Leaving Mertola across the river you will head East through the park towards Mina de São Domingos, passing through a couple of small villages along the way. Mina de São Domingos is an interesting spot to linger in for a short time, but you will be returning here to stay on Day 5, so better to leave some of the exploring until then.
From here the road is long and straight, so it’s a good opportunity to pick up the pace and put some kms behind you (but keep half an eye out for those lynx!). Before too long you will arrive in Vale do Poço, a pretty little village, where you might like a quick break before the final leg.
With about 20kms to go, you will have an opportunity to take a small diversion of around 4kms to see the famous Pulo do Lobo (wolf’s leap). This is a very pretty spot on the Guadiana river, where a waterfall has carved out a gorge and, according to legend, is narrow enough for a wolf to cross it in a single leap.
You will cross the river yourselves (though on two wheels) before the final climb of the day. You should reach Serpa in time for a walk around. It’s a charming working town that produces all manner of goat and sheep related products. As you stroll past the impressive gates and walls of the medieval castle, be sure to notice the natural stone pavements of which they are so proud that they hold an annual competition to see which are the whitest!
Day 5 Cycle to Mina de São Domingos: (63km, 600m elevation gain)
Today’s ride from Serpa to Mina de São Domingos is a very similar distance to yesterday, but the good news is it will feel like an easier day because the terrain is less of a challenge and you should, with luck, have the wind behind you most of the time. Of course there’s some serious cycling to be done but there is plenty to distract you as you travel through working farms and olive groves, passing cheese and olive oil factories.
Heading out east will take you on to a different route back down to Mina de São Domingos. You will cycle close to the border with Spain, enjoying spectacular mountain views towards the Spanish Sierra de Aracena, home to the Pata Negra, twin brother of the Porco Preto Alentejano (black pig).
Travelling through sleepy villages you will begin to appreciate the different pace of life here. It’s not uncommon to see people sitting around in the village square or in front of the church, just chatting or dozing in the shade. They will no doubt sit up when they see strangers on bikes passing by…but a smile and a wave is all that’s required!
Heading South now, you will eventually turn off onto a dirt track through the valley, where you can enjoy the unspoilt scenery until you reach a river. Crossing over you will climb steadily for the last few kilometres, until you see the familiar sight of Mina de São Domingos. Home to one of the largest former mining operations in Portugal, which was functional right up until 1966, there is a mining museum and a worker’s house worth a visit. It also has a rather lovely river beach, where you may be tempted to soak your tired legs at the end of your last day in Portugal.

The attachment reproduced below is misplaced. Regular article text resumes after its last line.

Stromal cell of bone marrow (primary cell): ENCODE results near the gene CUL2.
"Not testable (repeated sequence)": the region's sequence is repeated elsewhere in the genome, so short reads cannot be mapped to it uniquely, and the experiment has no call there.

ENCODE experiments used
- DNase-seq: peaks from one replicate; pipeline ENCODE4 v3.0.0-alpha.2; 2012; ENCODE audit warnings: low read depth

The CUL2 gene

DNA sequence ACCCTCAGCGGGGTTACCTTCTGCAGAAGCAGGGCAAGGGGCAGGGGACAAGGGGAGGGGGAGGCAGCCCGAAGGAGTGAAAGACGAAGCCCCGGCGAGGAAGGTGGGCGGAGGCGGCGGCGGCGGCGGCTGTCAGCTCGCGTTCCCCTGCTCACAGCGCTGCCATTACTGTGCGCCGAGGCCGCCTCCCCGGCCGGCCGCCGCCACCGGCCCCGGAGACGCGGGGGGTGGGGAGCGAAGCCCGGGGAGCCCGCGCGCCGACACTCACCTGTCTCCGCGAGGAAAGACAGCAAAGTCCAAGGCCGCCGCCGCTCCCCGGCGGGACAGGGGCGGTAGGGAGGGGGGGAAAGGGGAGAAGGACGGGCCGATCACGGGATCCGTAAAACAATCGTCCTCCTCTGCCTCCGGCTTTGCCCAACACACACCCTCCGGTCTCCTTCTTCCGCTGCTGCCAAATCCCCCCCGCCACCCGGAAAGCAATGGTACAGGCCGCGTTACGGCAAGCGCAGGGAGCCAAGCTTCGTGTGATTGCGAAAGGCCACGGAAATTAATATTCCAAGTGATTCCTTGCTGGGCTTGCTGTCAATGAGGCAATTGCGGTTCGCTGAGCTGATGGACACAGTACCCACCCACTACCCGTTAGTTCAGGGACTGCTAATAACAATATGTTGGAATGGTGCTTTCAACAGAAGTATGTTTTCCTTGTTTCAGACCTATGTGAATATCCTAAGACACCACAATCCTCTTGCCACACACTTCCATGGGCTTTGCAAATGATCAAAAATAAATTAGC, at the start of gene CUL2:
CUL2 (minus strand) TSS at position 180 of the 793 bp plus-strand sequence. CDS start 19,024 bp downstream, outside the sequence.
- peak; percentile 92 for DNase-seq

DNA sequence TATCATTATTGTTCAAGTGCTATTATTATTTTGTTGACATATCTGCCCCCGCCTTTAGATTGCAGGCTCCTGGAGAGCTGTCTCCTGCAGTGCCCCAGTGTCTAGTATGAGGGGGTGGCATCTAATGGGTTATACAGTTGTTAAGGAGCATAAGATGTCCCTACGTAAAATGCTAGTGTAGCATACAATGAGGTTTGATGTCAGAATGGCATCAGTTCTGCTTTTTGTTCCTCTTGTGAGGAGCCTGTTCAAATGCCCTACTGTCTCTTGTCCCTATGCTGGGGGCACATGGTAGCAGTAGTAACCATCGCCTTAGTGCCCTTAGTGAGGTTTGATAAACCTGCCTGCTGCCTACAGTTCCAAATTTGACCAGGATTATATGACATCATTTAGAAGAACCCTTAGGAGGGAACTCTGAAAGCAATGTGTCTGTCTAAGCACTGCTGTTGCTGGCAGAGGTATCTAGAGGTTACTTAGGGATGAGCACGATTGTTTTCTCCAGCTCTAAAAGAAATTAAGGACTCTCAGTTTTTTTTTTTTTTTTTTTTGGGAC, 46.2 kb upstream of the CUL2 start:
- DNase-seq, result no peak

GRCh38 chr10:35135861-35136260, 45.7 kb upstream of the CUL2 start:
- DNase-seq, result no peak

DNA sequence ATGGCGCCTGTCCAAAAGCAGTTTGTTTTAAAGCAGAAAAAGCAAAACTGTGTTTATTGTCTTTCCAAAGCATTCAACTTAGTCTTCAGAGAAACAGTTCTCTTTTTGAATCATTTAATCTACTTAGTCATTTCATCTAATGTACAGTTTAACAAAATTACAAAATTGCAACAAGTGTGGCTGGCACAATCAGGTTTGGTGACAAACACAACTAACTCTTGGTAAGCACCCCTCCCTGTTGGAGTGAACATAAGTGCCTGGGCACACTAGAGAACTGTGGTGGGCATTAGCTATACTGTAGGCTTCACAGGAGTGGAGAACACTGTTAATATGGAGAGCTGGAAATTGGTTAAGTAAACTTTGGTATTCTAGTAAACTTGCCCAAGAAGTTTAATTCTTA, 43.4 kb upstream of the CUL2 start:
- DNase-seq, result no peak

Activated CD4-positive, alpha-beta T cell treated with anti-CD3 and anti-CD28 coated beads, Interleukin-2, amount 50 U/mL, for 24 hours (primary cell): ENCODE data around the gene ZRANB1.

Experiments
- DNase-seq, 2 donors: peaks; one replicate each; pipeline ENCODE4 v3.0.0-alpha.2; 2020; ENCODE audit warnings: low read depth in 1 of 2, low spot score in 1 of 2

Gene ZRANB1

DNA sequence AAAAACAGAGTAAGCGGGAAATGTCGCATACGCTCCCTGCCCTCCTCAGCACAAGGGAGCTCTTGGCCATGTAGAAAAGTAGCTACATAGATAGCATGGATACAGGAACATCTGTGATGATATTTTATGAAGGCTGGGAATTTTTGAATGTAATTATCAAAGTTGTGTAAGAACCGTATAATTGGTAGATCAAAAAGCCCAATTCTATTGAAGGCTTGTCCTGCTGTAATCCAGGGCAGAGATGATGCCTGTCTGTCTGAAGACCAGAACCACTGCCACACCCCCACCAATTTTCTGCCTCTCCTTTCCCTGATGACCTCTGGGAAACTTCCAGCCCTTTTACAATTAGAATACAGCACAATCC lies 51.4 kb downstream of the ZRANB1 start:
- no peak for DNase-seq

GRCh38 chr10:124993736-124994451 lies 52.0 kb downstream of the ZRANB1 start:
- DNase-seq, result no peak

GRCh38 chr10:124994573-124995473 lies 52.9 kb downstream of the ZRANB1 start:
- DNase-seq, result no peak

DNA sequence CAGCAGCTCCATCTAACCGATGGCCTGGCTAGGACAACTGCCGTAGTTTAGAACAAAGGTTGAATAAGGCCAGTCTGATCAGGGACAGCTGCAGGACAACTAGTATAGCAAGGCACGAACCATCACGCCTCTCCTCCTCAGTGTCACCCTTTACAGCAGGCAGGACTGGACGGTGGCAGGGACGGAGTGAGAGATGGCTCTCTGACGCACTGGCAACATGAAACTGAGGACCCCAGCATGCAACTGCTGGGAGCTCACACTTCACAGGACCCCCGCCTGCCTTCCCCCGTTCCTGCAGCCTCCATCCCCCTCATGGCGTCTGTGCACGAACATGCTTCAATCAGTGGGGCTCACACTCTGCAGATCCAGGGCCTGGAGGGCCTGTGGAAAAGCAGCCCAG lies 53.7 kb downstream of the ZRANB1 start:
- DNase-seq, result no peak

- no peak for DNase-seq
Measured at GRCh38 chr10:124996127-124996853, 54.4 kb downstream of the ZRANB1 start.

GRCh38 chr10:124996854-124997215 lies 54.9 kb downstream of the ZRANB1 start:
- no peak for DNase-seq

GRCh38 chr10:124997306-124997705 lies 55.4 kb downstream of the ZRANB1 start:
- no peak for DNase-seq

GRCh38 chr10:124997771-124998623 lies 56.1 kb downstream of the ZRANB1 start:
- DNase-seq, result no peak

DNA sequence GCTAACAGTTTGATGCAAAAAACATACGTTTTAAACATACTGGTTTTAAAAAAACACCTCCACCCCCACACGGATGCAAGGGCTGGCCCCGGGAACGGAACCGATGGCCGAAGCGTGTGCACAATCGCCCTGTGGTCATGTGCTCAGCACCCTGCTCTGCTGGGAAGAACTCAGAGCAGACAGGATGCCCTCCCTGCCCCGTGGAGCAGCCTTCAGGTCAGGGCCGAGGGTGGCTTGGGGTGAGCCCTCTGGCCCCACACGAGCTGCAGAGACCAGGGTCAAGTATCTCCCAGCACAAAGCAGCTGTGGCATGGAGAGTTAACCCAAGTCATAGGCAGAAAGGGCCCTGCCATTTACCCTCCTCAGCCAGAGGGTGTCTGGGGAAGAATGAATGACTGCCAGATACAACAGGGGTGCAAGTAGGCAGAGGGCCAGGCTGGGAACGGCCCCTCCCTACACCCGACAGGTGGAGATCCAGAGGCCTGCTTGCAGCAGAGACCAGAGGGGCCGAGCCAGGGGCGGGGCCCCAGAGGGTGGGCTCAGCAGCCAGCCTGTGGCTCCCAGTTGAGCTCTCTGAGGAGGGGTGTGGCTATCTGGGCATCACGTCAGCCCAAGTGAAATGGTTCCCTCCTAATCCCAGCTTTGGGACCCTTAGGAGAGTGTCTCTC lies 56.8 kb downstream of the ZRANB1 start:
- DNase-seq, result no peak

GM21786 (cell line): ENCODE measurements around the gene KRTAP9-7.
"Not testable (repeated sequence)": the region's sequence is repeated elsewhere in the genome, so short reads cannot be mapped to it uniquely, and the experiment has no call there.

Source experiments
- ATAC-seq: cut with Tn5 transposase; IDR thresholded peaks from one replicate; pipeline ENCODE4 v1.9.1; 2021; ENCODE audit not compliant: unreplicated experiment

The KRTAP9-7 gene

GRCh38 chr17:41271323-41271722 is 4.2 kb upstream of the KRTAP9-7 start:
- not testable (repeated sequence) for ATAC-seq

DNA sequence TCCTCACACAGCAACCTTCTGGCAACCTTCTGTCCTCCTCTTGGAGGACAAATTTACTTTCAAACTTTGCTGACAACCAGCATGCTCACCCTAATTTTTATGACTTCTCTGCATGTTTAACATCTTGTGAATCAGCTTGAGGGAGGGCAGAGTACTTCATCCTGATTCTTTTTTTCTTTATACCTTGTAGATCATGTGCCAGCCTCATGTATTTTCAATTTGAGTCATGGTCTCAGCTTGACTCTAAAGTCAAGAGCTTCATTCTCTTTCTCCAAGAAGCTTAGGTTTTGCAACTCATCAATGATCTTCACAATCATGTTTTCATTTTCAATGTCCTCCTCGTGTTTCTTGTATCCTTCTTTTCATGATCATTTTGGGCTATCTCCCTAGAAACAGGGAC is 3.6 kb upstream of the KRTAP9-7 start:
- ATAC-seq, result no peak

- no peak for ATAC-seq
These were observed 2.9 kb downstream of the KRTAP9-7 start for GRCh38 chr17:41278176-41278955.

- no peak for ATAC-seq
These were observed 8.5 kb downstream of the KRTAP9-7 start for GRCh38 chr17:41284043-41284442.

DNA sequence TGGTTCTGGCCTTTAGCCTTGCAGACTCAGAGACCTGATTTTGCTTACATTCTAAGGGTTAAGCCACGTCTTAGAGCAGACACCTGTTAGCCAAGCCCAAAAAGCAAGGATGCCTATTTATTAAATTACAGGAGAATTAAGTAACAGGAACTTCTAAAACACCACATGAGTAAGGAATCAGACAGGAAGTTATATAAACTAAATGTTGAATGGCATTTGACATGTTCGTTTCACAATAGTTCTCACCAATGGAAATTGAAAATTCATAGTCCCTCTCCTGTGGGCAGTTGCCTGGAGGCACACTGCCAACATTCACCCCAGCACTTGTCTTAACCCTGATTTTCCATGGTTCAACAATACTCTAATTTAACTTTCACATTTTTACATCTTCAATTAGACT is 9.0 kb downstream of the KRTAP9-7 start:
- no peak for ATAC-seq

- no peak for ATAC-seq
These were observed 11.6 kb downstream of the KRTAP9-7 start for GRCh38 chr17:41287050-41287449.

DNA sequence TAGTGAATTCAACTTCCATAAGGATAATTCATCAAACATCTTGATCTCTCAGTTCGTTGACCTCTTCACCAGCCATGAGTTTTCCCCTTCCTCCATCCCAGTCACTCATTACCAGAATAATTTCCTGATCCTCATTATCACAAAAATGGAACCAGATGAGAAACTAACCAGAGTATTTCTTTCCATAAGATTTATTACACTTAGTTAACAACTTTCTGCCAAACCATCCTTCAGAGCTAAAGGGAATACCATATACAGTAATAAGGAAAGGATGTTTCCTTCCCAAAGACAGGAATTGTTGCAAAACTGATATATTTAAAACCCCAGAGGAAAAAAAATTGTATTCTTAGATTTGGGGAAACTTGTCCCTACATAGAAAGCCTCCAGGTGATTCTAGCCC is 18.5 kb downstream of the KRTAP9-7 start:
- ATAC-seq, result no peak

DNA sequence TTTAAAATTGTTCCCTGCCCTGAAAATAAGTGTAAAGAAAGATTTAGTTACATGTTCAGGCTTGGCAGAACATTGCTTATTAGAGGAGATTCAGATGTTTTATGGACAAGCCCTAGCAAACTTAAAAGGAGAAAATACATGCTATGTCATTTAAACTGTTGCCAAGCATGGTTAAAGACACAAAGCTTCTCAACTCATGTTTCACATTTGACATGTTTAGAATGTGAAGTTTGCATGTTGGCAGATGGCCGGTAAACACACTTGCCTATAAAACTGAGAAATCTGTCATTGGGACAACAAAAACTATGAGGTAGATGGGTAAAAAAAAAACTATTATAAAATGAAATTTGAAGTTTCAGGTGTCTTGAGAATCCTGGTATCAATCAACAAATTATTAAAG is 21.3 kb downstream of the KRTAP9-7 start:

Day 6 Cycle to Sanlúcar de Guadiana: (47km, 790m elevation gain)
This is the day you cross the border to Spain. And, whilst the crossing of the line itself may seem a trifle understated, it’s certainly a photo opportunity and a novelty for most to be cycling in two different countries on one day. It is interesting to spot the differences between them, despite their proximity.
As you cycle out of town through the mine worker’s quarter and past the English Cemetery (the British owned the mines), you will head towards the border, where the theme switches from mining to smuggling. It is fascinating to imagine as you cycle along, how the smugglers coped with what would have been quite hostile territory back then. As you pass through the pretty little village of Santana de Cambas, it’s worth noting the Museu de Contrabande (Smuggling Museum) opposite the church.
Once in Spain, you can take a small diversion down to Puerto de la Laja and the remains of a port on the river. This was used to transport mined materials along the Guadiana. From here you will join the old railway line and follow it for a few kilometres until you arrive in El Granado, your first Spanish town; time to sample your first tapas? From here you will follow the quiet road down to your destination for the night, Sanlúcar de Guadiana.
The road is a little rough in places, but it’s a lovely descent to the river once more and it’s quite a sensation to be on the exact opposite bank from where you were just a few days ago.
Sanlúcar de Guadiana is a pretty town with several cafes and restaurants overlooking the river. A stroll on the waterfront is a pleasant way to spend the late afternoon, unless you want to join the locals and have a siesta, of course! In any case, the Spanish don’t dine until 9pm at the earliest so you will most certainly have some time to relax before dinner.
Day 7 Cycle to Ayamonte: (52km, 630m elevation gain)
It’s the last stretch of your Guadiana cycling experience, as you navigate your way back down the river towards Ayamonte.
There is some serious climbing at the beginning so it’s a good idea to eat well at breakfast time. You will follow the road out of Sanlúcar for a little while, then head off road and onto some great tracks that are scenic and fun. After a refreshment break in a former mining village, you will continue South, following a rough road that skirts the Cartaya pine forest.
You will continue cycling through some pretty varied landscape encompassing familiar sights such as cork oak, orange and olive groves. Eventually this gives way to the more exposed and barren ground, where only rock rose can survive and the local industry switches to wind farming. But it makes for an invigorating ride and culminates in the last climb of the trip.
Finally, you will join a bike lane to finish the ride ‘in style’ as you approach Ayamonte; this is the end of the ride and a perfect place to enjoy tapas on the waterfront or in the charming old quarter, before catching the ferry back to complete your circle in Vila Real de Santo António.
Day 8 Departure
We will transfer you from your accommodation for your journey home.
- Quality bike and equipment hire. Options for upgrade to E-Bike.
- Detailed maps and route suggestions
- Good quality hotels/guesthouses along the route
- Route assistance where necessary
- Airport Transfers
- Luggage Transfer.
- Holiday insurance – recommended.
Prices are per person, based upon two people sharing a twin/double bedded room.
- Discounts are available for large groups, please contact us for details.
- We also offer options for daily route extensions.
This tour is designed and priced as a “self guided” holiday as this is how we can provide the best value for money for our clients. We can also provide the services of a guide and/or a support vehicle. Please contact us for further details and prices.